Sebastiaan Mathôt, researcher at experimental psychology, has received an NWO VIDI grant for his research proposal 'Turning the senses: How cognition shapes sensation at the gate'. The project is about the complex collaboration between the brain and the senses. Mathôt is one of the five RUG researchers to receive the prestigious VIDI grant. He will receive 800,000 to further investigate this topic.
Brains influence senses
In his research proposal, Sebastiaan opposes the classic idea that the senses are passive receptors that only transmit sensory information to the brain. According to Sebastiaan, the brain is not only a recipient of our observations, but also influences them. Sebastiaan: “Our brain controls our senses based on our state of mind and our current situation. This implies that cognitive processes shape our perceptions from the very first moment; the moment that sensory information reaches the senses. This is what I call 'sensory tuning' in my proposal”.
Sebastiaan uses pupil size as an example. “Your pupils can take different sizes. Based on your situation and state of mind, your brain instructs the eye muscles to bring the pupils to an optimal size. For example, if you are reading a book, your pupils will become small so that you can see the letters sharply, similarly to the lens of a camera. But if you are scared and not feeling at ease, your brain will make your pupils large so that you are better able to see what is happening around you”. According to Sebastiaan, our brains optimize our senses based on what is needed at a specific moment.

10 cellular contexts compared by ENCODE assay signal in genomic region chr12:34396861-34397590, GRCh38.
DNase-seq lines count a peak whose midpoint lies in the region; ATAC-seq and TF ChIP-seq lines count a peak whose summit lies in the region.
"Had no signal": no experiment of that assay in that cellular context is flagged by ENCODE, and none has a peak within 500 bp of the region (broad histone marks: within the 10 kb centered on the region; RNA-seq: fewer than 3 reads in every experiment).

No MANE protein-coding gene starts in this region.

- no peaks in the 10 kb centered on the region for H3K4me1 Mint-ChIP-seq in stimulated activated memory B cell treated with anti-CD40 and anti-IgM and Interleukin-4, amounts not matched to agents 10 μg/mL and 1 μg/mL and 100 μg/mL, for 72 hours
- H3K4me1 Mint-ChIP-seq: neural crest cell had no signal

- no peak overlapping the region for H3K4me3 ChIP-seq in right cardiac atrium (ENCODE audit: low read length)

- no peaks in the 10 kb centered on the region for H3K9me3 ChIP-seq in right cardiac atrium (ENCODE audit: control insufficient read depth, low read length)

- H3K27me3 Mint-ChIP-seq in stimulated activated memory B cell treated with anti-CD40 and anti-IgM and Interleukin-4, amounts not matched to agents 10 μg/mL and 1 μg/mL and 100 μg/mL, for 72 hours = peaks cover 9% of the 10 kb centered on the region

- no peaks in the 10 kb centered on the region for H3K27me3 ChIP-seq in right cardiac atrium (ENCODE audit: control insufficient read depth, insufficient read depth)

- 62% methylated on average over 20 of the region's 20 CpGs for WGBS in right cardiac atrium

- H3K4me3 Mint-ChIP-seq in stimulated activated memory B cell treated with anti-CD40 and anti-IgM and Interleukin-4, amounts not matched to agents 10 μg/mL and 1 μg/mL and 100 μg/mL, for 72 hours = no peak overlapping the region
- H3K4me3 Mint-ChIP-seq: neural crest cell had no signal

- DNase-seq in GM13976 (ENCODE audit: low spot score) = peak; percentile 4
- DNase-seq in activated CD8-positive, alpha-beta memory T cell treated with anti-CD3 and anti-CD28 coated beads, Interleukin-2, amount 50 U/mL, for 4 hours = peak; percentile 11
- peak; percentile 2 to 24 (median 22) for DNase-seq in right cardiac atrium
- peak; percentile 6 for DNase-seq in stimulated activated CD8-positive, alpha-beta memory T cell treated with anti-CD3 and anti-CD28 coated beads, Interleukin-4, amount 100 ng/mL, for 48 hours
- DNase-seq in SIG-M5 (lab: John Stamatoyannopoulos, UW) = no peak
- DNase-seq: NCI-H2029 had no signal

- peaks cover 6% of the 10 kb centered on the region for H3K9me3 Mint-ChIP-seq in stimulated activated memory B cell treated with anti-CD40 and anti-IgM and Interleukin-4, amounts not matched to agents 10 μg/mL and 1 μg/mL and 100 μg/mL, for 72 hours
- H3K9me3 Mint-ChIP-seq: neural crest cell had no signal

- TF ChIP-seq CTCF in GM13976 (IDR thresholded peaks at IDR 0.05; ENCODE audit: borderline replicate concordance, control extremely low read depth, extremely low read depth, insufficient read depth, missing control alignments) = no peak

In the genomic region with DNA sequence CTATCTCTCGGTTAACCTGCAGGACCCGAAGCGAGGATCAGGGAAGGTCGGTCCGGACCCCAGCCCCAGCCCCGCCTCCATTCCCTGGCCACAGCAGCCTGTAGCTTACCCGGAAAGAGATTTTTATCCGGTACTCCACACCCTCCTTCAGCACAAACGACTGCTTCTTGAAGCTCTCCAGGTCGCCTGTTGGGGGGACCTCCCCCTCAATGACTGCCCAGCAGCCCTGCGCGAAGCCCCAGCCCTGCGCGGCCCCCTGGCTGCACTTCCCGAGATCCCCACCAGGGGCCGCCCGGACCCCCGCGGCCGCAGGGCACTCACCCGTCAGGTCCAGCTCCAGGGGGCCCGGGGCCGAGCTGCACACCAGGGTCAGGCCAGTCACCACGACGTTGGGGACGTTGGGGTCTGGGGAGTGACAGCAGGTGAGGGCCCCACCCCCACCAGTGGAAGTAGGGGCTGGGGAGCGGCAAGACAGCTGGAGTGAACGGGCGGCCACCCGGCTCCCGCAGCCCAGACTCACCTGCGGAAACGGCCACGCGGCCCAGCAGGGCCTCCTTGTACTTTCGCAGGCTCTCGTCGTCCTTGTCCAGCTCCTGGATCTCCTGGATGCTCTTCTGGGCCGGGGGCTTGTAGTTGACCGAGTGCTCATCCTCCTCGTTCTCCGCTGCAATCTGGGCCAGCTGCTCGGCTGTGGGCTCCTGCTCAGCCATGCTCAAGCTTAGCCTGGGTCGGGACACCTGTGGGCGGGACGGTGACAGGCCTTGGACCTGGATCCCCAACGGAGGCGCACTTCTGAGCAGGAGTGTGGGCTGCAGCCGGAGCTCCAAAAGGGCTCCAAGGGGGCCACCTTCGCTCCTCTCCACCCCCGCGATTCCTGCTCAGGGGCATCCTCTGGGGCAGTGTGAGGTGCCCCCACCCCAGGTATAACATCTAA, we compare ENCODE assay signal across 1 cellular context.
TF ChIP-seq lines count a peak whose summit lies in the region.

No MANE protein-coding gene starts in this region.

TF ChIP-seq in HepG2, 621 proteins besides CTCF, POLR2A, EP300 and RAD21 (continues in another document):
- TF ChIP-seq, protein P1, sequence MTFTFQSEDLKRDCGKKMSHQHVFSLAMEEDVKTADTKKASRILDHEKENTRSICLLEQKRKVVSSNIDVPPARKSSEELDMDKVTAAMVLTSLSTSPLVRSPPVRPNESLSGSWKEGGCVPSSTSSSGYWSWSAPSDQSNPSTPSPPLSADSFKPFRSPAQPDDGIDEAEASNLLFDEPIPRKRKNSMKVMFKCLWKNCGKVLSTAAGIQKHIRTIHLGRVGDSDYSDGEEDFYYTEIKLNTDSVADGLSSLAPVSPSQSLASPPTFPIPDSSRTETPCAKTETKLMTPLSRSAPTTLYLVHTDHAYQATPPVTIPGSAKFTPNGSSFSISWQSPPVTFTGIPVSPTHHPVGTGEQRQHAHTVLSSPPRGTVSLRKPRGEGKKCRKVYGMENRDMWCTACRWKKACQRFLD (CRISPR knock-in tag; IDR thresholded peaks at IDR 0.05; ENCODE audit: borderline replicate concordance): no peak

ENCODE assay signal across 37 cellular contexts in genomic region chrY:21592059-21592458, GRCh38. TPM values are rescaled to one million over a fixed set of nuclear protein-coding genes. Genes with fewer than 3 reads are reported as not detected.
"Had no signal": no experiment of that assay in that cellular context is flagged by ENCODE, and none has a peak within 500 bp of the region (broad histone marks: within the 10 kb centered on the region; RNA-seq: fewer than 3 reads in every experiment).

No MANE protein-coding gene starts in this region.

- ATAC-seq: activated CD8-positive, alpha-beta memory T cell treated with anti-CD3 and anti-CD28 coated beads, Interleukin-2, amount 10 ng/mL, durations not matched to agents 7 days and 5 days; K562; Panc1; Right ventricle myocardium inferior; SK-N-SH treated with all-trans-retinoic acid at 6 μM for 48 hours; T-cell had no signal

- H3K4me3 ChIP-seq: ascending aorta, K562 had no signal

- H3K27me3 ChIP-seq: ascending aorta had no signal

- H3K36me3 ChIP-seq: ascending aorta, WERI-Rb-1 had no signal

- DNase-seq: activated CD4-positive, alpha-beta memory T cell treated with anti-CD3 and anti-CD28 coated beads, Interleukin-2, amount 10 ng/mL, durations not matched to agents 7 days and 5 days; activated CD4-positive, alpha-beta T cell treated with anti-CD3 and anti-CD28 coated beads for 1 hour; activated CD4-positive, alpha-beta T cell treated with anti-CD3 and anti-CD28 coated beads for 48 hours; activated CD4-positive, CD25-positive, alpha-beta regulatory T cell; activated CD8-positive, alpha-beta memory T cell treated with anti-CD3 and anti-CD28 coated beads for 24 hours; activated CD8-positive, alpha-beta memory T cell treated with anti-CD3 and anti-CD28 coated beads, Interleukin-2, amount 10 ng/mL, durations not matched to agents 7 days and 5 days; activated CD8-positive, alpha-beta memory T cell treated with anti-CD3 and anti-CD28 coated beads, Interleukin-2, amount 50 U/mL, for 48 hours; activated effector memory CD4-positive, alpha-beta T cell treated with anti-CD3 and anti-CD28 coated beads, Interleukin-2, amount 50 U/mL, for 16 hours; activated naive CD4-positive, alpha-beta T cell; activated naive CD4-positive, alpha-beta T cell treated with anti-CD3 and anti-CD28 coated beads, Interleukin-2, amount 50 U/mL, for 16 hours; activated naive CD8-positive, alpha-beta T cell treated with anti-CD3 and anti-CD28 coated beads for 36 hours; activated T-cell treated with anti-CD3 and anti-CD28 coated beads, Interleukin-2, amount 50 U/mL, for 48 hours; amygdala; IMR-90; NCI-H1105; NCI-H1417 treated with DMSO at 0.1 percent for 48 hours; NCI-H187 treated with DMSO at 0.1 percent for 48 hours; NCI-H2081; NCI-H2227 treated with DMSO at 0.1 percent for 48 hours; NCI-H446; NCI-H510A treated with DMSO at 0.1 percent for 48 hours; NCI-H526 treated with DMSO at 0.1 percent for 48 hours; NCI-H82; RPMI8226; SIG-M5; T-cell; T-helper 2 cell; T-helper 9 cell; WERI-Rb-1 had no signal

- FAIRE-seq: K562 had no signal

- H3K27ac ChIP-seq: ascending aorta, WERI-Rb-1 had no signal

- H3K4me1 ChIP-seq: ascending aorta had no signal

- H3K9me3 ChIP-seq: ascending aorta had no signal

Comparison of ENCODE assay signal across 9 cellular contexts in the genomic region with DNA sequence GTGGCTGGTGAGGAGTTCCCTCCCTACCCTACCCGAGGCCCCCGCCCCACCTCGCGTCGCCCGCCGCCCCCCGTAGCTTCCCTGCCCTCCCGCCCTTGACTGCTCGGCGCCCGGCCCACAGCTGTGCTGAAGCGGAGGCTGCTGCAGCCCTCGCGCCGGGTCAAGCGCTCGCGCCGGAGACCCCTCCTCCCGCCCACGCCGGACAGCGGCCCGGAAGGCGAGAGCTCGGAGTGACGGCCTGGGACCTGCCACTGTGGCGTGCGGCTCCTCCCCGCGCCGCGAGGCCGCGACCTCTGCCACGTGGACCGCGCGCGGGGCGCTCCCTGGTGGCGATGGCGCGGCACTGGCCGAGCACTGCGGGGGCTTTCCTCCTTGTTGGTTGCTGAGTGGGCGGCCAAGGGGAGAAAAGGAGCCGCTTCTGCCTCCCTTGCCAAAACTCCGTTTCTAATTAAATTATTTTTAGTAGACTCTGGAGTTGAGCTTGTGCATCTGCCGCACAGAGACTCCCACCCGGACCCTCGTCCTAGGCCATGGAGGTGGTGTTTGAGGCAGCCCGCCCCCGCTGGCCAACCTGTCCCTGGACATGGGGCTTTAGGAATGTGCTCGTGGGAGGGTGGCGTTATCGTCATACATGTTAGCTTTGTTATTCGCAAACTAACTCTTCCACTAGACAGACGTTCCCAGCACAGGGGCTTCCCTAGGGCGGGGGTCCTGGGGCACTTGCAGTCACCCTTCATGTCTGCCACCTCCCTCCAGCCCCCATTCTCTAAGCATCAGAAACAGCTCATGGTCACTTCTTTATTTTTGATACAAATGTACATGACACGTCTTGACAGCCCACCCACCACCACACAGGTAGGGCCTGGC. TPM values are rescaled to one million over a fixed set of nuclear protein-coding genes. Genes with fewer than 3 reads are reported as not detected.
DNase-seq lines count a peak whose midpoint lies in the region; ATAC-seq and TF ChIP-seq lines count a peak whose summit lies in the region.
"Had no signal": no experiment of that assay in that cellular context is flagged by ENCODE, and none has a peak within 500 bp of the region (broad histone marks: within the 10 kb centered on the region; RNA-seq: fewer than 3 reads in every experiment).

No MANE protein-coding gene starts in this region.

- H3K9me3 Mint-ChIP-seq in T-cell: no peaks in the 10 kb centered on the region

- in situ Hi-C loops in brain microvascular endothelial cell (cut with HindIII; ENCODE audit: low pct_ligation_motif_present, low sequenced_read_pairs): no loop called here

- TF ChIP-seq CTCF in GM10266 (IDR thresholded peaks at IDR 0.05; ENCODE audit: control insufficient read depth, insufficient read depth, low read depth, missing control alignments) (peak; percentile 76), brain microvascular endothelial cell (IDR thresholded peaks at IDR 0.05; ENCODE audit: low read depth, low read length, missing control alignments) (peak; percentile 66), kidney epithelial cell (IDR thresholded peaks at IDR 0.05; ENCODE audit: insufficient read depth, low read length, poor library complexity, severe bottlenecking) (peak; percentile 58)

In the coming years, Sebastiaan will work with two PhD students and a postdoc to further investigate these processes. The team will not only investigate visual perceptions, but will look at auditory perceptions as well. They expect to observe similar processes. Sebastiaan: “There are small muscles in your middle ear. When these are tightened sounds with a low frequency can be filtered. It is very likely that this will happen if you are in a situation where low frequencies are not useful, for example when you expect to hear a high tone ”.
Sebastiaan is looking forward to working together with a larger team and he hopes that by the end of the project they will have gained more insight in the complex collaboration between the brain and the senses.
In the long term, the research of Mathôt's group may contribute to improving sensory prostheses used in people whose senses no longer work properly. Sebastiaan: “It is possible that these prostheses can be adjusted in such a way that they can filter better. It would be great if the filtering could happen automatically based on your situation or state of mind. But there is still a long way to go before we will be able to do that.”
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